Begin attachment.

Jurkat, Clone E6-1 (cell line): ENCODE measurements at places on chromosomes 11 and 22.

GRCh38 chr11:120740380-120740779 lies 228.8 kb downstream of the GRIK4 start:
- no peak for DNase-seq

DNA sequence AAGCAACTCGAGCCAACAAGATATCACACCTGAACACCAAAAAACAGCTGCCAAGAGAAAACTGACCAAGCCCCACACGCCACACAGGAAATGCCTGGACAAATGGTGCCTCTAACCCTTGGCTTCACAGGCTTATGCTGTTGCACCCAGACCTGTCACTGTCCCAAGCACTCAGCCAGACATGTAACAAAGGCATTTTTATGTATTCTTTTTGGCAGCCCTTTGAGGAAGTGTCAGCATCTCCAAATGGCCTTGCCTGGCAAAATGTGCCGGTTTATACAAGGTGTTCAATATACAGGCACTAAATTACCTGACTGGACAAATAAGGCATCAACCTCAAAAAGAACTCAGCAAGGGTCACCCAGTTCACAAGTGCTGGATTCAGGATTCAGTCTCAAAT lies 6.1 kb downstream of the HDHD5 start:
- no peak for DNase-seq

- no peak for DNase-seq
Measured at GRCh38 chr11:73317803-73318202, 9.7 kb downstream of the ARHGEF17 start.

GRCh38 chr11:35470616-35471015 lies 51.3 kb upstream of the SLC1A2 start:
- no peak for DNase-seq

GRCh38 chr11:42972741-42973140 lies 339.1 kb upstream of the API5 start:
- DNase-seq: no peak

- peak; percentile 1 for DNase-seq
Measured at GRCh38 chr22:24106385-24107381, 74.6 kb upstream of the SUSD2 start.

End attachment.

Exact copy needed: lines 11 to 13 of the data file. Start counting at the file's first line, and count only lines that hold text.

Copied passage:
- DNase-seq: no peak

- peak; percentile 1 for DNase-seq
Measured at GRCh38 chr22:24106385-24107381, 74.6 kb upstream of the SUSD2 start.